All Hail the Hyaluronic Acid Fillers

Dermal FillersWhen it comes to wrinkles, a person could either stay indoors their entire life to try and ward off the effects of the sun and environment on the skin. Or, because we live in a great outdoor area such as Bend, we prefer to try and address the wrinkles after we’ve had our fun in the sun on the mountain, river, trail, golf course, or wherever!

That’s what Deschutes is here for — to help you address your skin issues, whether the dermatology is medical or cosmetic. In the cosmetic sphere, dermal fillers are very popular with our patients for, as their name implies, “filling” wrinkles on the face. Two of the most popular are Restylane and Juvederm. Both are very similar hyaluronic acid fillers.

What is hyaluronic acid and why do I care about it?

Hyaluronic acid is a naturally occurring substance in the body that is responsible for skin hydration and plumping. Hyaluronic acid binds with water molecules to hydrate and add volume to the skin. Unfortunately, as with many other things as we age, hyaluronic production decreases the older we become. Because of this the skin becomes less supple, more leathery. Also, it has less support so things like wrinkles, creases, and volume loss all begin to show themselves.

Fillers fill it back up

That’s where dermal fillers come in. When injected beneath a wrinkle or crease, the filler “fills” in the wrinkle by plumping the area. In the case of Juvederm and Restylane, hyaluronic acid is the mechanism. Other fillers are made of synthetic materials, often calcium hydroxylapatite, and those materials push the wrinkle up from underneath.

Restylane vs. Juvederm

Although Juvederm and Restylane are very similar, Juvederm is slightly smoother and less likely to form a bump when compared with Restylane. For unforgiving areas such as the lips and tear troughs (where the skin is thinner), Juvederm could be a better choice. For forgiving areas such as nasolabial folds, marionette line, frown lines, and the like, both are very comparable. Restylane can be less expensive because, while the costs are about the same per syringe, Restylane offers larger syringe sizes 1.2 cc versus 0.8 cc.

If you’re looking to fill those wrinkles, hyaluronic acid fillers are great options. Call us at 541-330-0900 and let’s talk about Juvederm and Restylane.

Botox — the King of the Dynamic Wrinkle

BotoxBotox has been around for decades and has been used to treat things like involuntary eyelid spasms and TMJ symptoms. But it was 2002 when Botox became a rock star. That was the year the FDA approved Botox for the cosmetic treatment of wrinkles and lines. Now, everyone knows the name Botox. Really, Botox is more famous than many of the famous faces in Hollywood who use it to keep some of the signs of aging at bay.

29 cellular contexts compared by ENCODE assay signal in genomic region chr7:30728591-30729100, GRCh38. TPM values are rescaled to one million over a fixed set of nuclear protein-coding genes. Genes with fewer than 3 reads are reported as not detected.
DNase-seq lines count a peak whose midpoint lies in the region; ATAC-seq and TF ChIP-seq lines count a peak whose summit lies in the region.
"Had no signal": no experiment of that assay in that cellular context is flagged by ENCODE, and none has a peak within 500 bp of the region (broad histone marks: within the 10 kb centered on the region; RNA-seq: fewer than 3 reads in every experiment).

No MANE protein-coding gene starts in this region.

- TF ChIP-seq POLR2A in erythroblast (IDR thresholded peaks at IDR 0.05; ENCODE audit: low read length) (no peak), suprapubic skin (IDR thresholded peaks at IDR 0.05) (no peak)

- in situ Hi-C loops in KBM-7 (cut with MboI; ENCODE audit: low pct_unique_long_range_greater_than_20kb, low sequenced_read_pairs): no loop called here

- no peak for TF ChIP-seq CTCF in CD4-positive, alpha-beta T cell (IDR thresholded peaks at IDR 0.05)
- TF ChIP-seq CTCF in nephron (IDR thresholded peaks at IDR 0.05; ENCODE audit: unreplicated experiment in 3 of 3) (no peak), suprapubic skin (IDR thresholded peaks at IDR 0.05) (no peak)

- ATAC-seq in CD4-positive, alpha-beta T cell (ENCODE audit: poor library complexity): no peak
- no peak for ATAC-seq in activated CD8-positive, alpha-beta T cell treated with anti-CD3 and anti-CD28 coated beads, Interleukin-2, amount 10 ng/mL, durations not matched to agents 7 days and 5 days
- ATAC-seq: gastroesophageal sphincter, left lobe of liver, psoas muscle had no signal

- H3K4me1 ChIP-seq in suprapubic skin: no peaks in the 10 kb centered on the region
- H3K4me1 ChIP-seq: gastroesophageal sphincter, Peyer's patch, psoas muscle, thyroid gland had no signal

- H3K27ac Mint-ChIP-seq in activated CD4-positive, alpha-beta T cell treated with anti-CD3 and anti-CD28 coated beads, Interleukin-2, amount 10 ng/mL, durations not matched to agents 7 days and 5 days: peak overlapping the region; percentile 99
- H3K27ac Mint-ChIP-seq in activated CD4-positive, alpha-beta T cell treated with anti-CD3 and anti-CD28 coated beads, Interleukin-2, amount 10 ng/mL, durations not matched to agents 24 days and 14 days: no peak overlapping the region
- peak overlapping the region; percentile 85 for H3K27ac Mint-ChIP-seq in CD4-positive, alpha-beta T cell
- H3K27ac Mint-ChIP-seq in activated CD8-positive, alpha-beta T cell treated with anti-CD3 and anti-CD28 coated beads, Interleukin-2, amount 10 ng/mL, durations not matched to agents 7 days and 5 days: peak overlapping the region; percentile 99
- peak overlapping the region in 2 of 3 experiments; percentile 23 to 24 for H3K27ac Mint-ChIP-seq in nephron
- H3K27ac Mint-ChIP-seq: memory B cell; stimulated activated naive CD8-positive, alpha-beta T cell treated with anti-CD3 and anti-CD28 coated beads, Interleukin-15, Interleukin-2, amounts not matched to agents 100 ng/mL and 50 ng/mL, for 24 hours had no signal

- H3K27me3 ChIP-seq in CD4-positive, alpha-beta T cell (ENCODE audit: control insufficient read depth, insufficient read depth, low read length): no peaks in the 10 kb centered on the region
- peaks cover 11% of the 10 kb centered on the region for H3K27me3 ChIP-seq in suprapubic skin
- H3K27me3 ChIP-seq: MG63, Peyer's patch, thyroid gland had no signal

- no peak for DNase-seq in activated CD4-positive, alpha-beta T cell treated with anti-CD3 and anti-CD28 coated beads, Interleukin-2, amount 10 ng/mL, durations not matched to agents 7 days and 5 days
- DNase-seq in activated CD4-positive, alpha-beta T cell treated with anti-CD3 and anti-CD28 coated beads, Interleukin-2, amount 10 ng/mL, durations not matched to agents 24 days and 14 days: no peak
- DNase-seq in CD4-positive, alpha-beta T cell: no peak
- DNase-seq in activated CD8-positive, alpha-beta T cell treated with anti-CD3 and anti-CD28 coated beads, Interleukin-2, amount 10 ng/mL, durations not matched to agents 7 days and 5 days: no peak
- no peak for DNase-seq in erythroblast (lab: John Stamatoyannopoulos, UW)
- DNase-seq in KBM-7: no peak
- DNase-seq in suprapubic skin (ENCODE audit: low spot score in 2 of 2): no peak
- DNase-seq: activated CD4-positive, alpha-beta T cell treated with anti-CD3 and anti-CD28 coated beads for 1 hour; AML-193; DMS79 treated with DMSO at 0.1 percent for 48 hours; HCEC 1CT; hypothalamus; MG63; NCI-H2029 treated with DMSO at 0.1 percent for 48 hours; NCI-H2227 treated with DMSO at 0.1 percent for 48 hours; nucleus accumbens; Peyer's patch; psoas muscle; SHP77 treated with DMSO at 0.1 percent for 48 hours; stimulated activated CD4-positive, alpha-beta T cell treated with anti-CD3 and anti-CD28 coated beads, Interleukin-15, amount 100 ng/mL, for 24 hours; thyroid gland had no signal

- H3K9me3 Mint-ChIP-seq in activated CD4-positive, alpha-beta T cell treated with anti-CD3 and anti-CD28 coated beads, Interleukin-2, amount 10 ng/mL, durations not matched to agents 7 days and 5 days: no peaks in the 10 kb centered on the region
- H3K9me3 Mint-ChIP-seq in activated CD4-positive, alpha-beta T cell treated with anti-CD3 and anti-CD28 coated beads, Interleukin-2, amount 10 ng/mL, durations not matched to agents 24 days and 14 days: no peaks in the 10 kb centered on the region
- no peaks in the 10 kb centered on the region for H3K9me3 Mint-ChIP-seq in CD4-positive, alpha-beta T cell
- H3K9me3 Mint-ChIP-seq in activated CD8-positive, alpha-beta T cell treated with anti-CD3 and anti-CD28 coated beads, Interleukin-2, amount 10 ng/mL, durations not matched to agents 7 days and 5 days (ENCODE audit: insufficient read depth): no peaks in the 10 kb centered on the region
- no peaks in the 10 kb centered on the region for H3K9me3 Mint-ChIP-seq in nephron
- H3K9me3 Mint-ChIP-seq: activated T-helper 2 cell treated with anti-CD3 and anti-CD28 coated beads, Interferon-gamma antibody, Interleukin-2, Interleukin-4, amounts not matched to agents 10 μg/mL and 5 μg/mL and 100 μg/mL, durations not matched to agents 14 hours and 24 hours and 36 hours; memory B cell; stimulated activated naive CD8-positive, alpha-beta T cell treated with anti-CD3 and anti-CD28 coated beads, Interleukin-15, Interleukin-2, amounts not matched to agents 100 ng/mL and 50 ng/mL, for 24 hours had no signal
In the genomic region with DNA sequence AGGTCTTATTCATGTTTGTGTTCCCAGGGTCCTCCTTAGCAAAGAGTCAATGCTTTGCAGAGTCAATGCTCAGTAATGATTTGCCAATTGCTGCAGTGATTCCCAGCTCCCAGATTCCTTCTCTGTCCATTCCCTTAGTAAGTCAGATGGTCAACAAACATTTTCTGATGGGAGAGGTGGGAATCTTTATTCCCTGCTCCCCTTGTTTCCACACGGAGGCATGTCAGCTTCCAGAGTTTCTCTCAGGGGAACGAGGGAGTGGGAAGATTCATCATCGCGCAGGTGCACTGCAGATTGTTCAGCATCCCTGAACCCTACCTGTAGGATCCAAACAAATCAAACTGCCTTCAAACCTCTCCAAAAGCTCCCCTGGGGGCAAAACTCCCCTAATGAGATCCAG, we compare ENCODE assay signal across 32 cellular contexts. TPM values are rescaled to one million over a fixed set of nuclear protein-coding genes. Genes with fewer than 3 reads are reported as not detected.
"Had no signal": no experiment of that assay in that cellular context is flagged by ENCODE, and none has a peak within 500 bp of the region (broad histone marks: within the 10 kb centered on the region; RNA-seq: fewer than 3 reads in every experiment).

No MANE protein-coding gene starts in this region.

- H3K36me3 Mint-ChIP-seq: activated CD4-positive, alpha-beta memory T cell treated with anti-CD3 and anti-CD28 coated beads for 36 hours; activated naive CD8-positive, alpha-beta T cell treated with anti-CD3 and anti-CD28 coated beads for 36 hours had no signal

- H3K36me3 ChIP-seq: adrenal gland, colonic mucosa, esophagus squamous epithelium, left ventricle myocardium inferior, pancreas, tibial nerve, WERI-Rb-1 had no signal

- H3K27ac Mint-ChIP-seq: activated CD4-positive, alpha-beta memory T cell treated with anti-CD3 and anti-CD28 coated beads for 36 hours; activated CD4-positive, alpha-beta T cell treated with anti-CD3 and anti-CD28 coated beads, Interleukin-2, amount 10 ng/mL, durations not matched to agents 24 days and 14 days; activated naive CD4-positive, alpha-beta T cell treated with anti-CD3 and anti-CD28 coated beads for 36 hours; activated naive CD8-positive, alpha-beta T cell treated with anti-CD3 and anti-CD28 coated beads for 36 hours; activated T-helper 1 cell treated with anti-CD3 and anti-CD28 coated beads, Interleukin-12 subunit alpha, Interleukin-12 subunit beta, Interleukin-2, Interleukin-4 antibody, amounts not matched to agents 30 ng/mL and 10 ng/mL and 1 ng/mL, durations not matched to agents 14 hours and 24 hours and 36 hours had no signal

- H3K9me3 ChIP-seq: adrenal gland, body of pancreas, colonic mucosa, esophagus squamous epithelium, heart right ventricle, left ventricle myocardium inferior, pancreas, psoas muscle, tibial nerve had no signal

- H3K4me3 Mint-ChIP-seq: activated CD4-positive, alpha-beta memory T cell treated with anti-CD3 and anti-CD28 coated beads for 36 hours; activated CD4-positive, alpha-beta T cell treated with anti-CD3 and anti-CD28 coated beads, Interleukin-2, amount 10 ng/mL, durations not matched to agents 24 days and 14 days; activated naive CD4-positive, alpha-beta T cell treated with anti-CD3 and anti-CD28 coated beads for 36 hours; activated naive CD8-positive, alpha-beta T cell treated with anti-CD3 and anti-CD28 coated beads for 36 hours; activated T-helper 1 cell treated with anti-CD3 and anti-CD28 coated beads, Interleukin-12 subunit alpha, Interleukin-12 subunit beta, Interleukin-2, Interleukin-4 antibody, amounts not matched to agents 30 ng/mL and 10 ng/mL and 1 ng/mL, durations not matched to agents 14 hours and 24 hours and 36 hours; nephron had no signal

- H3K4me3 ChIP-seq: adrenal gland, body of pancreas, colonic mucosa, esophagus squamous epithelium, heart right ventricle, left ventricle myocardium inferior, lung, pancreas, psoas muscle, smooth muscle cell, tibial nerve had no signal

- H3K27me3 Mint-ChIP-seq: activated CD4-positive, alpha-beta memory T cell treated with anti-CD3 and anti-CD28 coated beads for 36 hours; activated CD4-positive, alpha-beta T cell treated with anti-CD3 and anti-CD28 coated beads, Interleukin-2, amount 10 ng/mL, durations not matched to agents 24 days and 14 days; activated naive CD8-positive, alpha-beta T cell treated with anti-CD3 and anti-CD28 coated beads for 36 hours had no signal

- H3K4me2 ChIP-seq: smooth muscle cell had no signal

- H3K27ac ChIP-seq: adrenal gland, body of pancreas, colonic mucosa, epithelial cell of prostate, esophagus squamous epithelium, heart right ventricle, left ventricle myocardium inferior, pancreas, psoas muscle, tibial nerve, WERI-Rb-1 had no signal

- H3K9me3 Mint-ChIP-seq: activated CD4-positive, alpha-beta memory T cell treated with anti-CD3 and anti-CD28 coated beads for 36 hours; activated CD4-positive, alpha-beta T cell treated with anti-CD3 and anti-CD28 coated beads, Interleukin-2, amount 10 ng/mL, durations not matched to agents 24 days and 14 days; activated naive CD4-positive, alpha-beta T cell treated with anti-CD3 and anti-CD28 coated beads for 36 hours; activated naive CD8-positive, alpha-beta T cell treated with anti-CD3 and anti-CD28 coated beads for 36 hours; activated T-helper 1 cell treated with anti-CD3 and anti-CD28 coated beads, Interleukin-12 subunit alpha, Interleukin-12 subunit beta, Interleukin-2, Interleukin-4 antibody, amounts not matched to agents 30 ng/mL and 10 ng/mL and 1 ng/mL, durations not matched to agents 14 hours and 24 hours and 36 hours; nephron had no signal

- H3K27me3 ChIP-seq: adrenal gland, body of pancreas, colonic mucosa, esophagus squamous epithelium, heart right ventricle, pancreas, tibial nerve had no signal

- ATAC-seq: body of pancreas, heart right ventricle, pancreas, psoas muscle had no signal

Why all the adoration? Because Botox works, pure and simple. Botox is the master of what are called dynamic wrinkles, wrinkles that are formed by muscle contractions. Dynamic wrinkles are things like crow’s feet, frown lines, stuff like that. But Botox is not the king, it’s not even royalty, when it comes to static wrinkles. These are wrinkles that are there all the time and are caused by sun exposure, dry climates, and general aging of the skin. Botox has no effect on static wrinkles. Living in a dry climate like Bend, at Deschutes Dermatology we see plenty of both types of wrinkles.

So, how does Botox work on dynamic wrinkles?

Botox is called a neurotoxin. It is actually made from the botulinum toxin type A. This is the same bacteria that cause botulism. That sounds scary, but it’s not. Why? Because decades ago, scientists discovered that the botulinum toxin, when used in very small amounts, can actually temporarily paralyze a muscle. It does this by blocking the signals from the nerve to the brain. Without those messages, the brain doesn’t tell the muscle to contract.

When you perform a repeated behavior such as squinting, muscles contract, particularly those around the eyes. Over time as your skin ages, these contractions cause wrinkles to show on the skin surface when those muscles contract. Botox blocks those muscles from contracting, so the wrinkles either disappear or are dramatically reduced.

When opting to have Botox injections, however, it is important to choose an injector thoroughly versed in facial anatomy, such as Dr. Carter or Nurse Trapnell, because Botox injected into the wrong muscle or injecting too much Botox can create problems such as a droopy eyelid.

Botox results generally last around four months. At that point, the muscles will start contracting again and the wrinkles will return. That’s when it is time to schedule another Botox session with Deschutes to maintain your results. Give us a call at 541-330-0900 to schedule your appointment.